Note: information here is about black Thomson Reuters keypad. If you have a gray device labeled as "Reuters 3000" you should probably go to this blog post. Probably it doesn't have USB support.
This is a quite heavy device with nice mechanical switches. It came with a DE9-USB cable. Like other Reuters keyboards it was produced by Devlin Electronics, but it could be a custom order because I couldn't find any information about it.
On the front there are those eye-catching colored keys (MINE!), a numpad, and an ALARM LED.
Under a little cover on the bottom you can find a row of dip switches, and DE9 conector for RS232 or RS232-USB cable. My device came with USB cable, wired as follows:
On the back there is a volume potentiometer (there is a buzzer inside) and a RESET switch. My keypad never made any sound though.
Here is a look inside. I didn't try to disconnect everything. The PCB has exactly the same shape as Reuters 3000 keypad mentioned above, but much fewer components.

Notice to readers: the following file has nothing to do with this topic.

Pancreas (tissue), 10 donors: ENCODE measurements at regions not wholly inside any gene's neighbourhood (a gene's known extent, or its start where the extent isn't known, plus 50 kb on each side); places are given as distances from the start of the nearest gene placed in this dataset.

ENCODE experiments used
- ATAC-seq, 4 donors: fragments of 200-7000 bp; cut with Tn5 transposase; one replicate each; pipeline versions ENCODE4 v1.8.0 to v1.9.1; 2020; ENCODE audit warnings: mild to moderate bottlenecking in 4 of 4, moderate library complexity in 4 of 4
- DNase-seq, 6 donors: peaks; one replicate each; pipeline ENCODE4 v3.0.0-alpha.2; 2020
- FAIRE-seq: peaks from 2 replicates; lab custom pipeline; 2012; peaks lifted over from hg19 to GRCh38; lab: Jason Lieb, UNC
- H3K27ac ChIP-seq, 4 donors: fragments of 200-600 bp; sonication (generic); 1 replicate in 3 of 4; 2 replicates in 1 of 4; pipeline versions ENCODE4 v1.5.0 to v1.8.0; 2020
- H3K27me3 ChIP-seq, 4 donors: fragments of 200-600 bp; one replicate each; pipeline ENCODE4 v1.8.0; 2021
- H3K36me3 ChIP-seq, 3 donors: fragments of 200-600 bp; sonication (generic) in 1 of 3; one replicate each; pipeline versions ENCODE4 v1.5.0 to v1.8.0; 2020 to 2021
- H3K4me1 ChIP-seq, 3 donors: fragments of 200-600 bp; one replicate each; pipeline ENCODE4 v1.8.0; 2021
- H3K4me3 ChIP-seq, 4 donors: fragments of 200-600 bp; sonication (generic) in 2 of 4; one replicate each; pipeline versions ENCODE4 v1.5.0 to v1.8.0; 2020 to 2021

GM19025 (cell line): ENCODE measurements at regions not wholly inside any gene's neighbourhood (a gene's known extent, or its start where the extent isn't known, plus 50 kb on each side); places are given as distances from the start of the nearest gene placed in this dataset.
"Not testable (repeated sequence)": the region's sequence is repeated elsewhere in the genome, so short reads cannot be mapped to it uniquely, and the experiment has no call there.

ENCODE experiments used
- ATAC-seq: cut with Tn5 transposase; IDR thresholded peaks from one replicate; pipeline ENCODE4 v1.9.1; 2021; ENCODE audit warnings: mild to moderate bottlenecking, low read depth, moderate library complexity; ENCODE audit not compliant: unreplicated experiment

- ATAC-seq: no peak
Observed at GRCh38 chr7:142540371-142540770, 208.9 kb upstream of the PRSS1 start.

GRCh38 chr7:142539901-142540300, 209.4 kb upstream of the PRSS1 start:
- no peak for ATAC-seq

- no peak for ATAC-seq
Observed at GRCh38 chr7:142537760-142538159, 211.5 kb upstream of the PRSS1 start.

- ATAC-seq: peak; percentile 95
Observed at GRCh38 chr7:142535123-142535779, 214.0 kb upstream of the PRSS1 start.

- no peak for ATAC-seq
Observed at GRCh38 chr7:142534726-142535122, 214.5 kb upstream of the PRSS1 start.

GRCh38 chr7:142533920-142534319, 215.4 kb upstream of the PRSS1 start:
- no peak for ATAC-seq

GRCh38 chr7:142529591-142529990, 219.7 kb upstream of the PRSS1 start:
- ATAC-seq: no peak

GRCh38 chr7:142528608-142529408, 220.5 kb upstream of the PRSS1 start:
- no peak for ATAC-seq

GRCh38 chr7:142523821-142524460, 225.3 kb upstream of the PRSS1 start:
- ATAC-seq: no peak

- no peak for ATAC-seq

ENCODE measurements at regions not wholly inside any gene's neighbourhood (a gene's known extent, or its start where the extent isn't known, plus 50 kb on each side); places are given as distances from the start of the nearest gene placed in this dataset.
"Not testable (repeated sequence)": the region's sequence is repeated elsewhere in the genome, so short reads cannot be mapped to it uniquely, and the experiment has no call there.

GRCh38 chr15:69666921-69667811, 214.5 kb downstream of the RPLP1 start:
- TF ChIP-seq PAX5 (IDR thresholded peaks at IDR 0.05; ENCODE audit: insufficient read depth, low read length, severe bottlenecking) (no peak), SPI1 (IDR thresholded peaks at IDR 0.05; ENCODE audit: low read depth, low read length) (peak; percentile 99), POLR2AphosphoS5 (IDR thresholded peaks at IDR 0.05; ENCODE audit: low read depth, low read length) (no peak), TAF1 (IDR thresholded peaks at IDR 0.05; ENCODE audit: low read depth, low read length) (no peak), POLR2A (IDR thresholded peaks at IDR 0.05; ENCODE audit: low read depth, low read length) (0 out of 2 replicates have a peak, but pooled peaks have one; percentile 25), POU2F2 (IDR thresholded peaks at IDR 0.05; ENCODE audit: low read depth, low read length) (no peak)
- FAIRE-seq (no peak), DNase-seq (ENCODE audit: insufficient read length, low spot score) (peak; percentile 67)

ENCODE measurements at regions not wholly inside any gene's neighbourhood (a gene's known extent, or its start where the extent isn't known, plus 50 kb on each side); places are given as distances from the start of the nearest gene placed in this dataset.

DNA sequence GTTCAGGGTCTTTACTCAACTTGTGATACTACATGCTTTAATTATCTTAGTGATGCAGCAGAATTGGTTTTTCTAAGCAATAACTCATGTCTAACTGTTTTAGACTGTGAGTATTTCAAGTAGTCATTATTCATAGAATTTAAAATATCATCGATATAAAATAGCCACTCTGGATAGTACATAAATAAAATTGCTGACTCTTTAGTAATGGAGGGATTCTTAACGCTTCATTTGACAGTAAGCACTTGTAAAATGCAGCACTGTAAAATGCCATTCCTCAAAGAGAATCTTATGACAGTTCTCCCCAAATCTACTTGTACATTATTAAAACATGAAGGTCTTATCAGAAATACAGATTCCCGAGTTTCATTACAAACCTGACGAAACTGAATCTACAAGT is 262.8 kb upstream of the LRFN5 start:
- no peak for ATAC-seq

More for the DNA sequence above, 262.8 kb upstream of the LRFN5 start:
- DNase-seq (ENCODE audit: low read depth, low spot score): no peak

This has copyright 2014, but the design for plastic mold for the enclosure was dated 1999. There is J3 connector (JTAG for programming?) and at least three testpoints on this side.
The CPU seems to be STM32F103R8 running at 8MHz.
After connecting to a PC it was detected as a HID device Thomson Reuters TR FXT Keypad but no keyboard scan codes could be detected.
After playing in Linux with reading /dev/hidrawXXX directly and dumping to hex like this:
sudo cat /dev/hidraw0 | hexdump -C -v
I saw that indeed there are 9-byte messages sent after each key press and key release.
It would be no problem to script those events in Linux, but I wanted to use this keypad with my company's laptop for daily work.